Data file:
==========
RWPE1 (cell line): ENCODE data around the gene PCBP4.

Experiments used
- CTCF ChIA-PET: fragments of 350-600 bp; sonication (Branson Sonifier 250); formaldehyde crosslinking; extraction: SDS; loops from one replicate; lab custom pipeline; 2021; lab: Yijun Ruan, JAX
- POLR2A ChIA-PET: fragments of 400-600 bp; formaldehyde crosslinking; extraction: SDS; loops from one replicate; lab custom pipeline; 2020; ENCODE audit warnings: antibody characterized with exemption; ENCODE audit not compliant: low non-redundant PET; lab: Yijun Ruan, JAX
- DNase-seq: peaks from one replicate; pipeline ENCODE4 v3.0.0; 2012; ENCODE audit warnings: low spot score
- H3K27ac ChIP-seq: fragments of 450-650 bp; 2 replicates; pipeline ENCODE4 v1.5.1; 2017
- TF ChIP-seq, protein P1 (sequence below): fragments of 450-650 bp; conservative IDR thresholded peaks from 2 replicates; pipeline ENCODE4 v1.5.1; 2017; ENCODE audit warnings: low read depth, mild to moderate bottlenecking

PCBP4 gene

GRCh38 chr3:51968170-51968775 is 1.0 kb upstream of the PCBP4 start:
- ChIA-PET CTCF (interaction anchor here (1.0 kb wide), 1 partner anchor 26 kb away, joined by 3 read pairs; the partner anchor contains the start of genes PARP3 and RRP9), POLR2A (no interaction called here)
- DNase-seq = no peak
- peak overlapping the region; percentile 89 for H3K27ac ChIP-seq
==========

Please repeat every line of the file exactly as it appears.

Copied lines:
RWPE1 (cell line): ENCODE data around the gene PCBP4.

Experiments used
- CTCF ChIA-PET: fragments of 350-600 bp; sonication (Branson Sonifier 250); formaldehyde crosslinking; extraction: SDS; loops from one replicate; lab custom pipeline; 2021; lab: Yijun Ruan, JAX
- POLR2A ChIA-PET: fragments of 400-600 bp; formaldehyde crosslinking; extraction: SDS; loops from one replicate; lab custom pipeline; 2020; ENCODE audit warnings: antibody characterized with exemption; ENCODE audit not compliant: low non-redundant PET; lab: Yijun Ruan, JAX
- DNase-seq: peaks from one replicate; pipeline ENCODE4 v3.0.0; 2012; ENCODE audit warnings: low spot score
- H3K27ac ChIP-seq: fragments of 450-650 bp; 2 replicates; pipeline ENCODE4 v1.5.1; 2017
- TF ChIP-seq, protein P1 (sequence below): fragments of 450-650 bp; conservative IDR thresholded peaks from 2 replicates; pipeline ENCODE4 v1.5.1; 2017; ENCODE audit warnings: low read depth, mild to moderate bottlenecking

PCBP4 gene

GRCh38 chr3:51968170-51968775 is 1.0 kb upstream of the PCBP4 start:
- ChIA-PET CTCF (interaction anchor here (1.0 kb wide), 1 partner anchor 26 kb away, joined by 3 read pairs; the partner anchor contains the start of genes PARP3 and RRP9), POLR2A (no interaction called here)
- DNase-seq = no peak
- peak overlapping the region; percentile 89 for H3K27ac ChIP-seq